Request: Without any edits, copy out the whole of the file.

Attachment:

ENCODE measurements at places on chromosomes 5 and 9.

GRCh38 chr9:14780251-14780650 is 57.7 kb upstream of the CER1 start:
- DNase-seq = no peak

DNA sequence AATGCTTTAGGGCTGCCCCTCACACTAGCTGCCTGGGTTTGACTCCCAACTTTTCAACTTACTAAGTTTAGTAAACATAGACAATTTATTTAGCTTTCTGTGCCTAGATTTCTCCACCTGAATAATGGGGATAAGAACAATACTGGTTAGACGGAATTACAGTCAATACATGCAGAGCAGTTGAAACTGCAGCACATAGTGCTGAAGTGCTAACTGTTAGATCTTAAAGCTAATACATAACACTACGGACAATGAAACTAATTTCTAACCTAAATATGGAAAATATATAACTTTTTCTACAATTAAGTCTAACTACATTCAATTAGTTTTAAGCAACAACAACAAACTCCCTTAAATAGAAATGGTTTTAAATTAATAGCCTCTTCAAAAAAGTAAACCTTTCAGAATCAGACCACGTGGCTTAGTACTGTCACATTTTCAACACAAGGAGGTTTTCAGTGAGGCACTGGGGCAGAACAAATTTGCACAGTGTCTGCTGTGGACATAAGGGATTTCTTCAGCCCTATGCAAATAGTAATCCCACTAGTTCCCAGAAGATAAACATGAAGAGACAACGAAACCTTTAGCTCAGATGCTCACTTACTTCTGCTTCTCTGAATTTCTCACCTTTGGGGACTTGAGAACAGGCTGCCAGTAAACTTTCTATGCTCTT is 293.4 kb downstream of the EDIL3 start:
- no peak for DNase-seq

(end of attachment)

ENCODE measurements at places on chromosomes 5 and 9.

GRCh38 chr9:14780251-14780650 is 57.7 kb upstream of the CER1 start:
- DNase-seq = no peak

DNA sequence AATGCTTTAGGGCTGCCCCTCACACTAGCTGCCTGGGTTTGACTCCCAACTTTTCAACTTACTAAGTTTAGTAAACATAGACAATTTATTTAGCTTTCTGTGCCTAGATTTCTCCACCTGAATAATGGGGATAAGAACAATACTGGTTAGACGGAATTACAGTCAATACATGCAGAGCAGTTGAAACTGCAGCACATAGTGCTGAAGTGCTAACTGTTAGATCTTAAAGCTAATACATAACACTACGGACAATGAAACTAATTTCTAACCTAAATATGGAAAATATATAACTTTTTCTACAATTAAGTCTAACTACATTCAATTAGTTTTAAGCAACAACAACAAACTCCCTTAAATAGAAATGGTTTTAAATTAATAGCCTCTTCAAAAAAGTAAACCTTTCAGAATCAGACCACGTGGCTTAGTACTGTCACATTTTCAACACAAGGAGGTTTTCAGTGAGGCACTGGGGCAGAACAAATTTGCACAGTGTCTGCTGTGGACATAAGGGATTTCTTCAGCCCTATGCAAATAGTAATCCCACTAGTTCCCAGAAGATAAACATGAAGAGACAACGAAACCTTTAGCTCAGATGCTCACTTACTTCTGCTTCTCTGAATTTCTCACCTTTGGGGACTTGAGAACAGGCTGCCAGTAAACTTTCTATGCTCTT is 293.4 kb downstream of the EDIL3 start:
- no peak for DNase-seq